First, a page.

Thursday, July 28, 2016

Ideara / Embaracdero is flushing away user trust in their ability to do secure computing.

In today's computing society you have to think of security first in the design of everything you do.

It's costly to retrofit security. In my job I have think about security every day. The costs of sensitive data escaping is too big to ignore. Trust is a huge word in security.    I have to trust the vendors we use, that they will act quickly to resolve security issues.   So we are not left vulnerable.    A good vendor realizes there will be security problems and has a way to publicly communicate that has does so in an open and transparent method.

Over 10 months ago I sent Embarcadero management several problems with Embarcadero's websites. I finally saw a bit of action after the main website was hacked quickly after it went live.   I even talked with Atanas Popov the General Manager of Embarcadero.   But after that they went dark and have not communicated with me regarding security since.      It's clear they have no plans to create a place on where we can go learn about security issues and the fixes that may have occurred in the product.  

I also called for them to hire a CSIO and empower them, which clearly has not happened.  Even if they did not have a CSIO, they need security to be monitored and prioritized.

Today I received a plaintext password in email for an Idera Community website.   Have they not heard about hashing passwords?   A hashed password can not be sent in clear text.    In email they claimed it was stored securely, and they did it this way to prevent spam.    But what they did was give passwords out  insecurely which could enable more spam instead of reduce it.   They defended this action and clearly thought the practice was ok.     They offered to delete my account.   I did not request the account so I took them up on the offer.   Regardless maybe they should watch the password portion of my session I did for them at CodeRageX.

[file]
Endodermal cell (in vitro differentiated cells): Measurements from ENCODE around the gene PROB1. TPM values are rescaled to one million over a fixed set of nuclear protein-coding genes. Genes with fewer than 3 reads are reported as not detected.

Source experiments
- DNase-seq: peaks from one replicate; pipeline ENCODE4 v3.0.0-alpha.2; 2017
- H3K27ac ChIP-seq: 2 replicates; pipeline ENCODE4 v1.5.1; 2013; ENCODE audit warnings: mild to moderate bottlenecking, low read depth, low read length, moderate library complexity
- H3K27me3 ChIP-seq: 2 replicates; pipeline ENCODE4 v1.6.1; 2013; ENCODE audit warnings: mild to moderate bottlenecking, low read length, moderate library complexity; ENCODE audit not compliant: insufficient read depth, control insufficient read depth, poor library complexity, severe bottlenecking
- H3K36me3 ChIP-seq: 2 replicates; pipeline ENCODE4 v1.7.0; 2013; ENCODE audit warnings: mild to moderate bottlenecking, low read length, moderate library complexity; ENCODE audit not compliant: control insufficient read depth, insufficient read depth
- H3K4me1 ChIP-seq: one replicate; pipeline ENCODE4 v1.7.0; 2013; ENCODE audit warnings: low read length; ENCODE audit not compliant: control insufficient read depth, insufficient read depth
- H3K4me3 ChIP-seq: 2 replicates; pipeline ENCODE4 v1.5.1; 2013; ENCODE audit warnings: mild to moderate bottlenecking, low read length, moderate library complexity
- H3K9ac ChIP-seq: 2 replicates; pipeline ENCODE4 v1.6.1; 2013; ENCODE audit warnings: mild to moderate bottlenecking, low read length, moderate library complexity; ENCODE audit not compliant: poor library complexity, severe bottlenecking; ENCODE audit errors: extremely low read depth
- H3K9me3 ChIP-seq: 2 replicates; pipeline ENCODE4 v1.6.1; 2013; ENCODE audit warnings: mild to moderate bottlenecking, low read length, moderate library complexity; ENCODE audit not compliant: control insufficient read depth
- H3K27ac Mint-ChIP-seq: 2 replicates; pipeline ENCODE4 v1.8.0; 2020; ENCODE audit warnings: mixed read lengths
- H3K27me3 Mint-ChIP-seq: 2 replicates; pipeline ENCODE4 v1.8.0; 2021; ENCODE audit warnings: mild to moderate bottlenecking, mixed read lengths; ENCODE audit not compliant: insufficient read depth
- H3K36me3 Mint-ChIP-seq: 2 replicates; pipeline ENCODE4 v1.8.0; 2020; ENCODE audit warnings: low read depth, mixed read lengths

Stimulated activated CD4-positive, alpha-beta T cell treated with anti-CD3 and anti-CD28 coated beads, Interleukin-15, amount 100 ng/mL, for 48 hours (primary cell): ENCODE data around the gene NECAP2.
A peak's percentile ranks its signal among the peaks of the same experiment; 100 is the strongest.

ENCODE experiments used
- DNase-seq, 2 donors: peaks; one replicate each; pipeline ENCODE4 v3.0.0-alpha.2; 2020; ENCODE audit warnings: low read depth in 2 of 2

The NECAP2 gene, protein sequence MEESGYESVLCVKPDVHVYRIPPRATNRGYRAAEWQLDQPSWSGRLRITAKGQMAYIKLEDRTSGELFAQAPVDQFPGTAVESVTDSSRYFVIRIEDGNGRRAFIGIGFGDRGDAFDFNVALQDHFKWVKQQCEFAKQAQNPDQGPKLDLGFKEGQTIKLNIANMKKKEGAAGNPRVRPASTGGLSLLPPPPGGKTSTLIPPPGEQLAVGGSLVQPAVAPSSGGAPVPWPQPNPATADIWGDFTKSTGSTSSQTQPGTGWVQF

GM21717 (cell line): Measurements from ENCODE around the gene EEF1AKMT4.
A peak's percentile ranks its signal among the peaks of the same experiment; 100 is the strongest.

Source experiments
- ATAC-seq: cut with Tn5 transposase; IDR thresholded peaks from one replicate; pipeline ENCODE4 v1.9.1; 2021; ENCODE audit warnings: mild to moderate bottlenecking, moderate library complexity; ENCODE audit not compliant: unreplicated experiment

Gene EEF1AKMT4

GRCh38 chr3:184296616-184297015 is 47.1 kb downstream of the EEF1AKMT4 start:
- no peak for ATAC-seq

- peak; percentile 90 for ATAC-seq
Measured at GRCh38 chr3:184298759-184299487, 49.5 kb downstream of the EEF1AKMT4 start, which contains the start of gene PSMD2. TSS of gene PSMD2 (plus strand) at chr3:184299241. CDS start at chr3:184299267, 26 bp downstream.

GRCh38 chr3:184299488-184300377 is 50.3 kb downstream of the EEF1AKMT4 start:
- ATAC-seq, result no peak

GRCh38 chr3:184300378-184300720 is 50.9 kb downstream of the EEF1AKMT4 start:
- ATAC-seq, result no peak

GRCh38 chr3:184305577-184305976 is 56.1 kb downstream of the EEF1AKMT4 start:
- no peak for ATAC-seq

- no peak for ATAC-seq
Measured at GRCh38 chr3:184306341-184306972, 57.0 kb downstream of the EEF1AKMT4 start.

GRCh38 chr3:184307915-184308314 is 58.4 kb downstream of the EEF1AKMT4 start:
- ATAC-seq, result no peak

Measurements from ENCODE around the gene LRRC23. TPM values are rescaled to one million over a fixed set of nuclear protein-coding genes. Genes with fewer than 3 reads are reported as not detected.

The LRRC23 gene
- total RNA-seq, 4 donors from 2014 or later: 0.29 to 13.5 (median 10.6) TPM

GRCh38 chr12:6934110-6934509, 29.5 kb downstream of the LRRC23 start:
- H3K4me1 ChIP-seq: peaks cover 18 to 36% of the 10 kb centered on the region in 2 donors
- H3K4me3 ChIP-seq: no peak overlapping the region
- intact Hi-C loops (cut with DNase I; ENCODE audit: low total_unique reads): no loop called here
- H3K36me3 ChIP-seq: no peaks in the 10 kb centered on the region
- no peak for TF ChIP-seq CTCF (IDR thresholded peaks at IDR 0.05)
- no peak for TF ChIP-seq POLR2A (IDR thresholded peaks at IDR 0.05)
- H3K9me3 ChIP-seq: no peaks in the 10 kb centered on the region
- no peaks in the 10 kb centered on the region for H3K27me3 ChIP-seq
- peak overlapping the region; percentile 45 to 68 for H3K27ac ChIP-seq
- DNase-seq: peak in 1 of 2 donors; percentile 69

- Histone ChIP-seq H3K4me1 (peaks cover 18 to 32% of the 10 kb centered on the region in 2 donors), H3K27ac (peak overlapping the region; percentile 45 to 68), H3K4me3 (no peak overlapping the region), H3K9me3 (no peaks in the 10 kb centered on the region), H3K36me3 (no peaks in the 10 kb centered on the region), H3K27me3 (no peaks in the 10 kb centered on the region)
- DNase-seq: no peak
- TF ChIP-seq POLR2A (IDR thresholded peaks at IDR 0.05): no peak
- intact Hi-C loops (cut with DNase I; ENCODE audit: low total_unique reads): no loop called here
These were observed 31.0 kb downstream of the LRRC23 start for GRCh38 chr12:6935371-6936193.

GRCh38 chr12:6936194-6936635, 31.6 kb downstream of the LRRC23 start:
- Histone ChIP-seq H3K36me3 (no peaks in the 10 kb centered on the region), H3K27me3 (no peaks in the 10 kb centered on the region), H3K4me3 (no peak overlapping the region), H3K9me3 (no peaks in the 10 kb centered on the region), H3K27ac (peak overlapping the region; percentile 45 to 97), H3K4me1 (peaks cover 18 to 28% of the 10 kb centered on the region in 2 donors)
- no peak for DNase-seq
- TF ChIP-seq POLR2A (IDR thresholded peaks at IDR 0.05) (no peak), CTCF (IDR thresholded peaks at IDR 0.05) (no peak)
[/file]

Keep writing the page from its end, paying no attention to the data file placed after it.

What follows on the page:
Idera and Embarcadero are clueless when it comes to website security.    Maybe just websites in general since Embarcadero's website is now serving content to me in Portuguese even when I select English.

I have NO TRUST in SECURITY from Idera or Embarcadero at this point.

Moving too slowly on a security vulnerability is like using and flushing a clogged toilet, bad things will happen.    Being vulgar and swearing is not in my character, however, it was very very hard not to be that way in this post.   I have invested decades in a company and product that I can see clogged in their own toilet water.

Friday, July 8, 2016

Code in Application or the database?

My employer has a fairly large Delphi application with ~5 Million lines of pascal code.

They have a large database and use Oracle 12c to manage it.

I have seen many methodologies on how to manage your database access code.
On the edges I see two extremes are:

  • Do everything in Stored Procedures 
  • Do everything in Code outside the database, (Typical ORM)
I believe you need to use the best tool for the job.   So sometimes we are doing massive amounts of data processing that never leaves the database.     For that I use Packages/Stored Procedures in Oracle.     

Years ago we had a process that was 100% in code, and it took 20+ hours in code to execute, due to the round trips to the database.   When we looked at optimization, it was clear that network time was a huge part of the equation.    This Delphi process was converted to Oracle PL/SQL and was further optimized and our time was was reduced to <30 minutes

A simple example using the best tool for the job.    I have been a advocate of unit testing in Delphi.    Several months ago we had do some major PL/SQL work that resulted in about 50k lines of PL/SQL code.     Way too many lines of code to write and trust without sometime of unit testing framework.    We had been testing PL/SQL code from Delphi using DUnitX, but it was one too many steps away from the code under test.    I started working with utPLSQL a user testing framework for PL/SQL.   

In the past few weeks: I finished the move of utPLSQL from SourceForge to GitHub, and have released version 2.3.1 of utPLSQL.

Still love and use DUnitX but I use it from my Delphi Code not my PL/SQL code.

Regardless of the technology you find yourself using for development you need to unit test.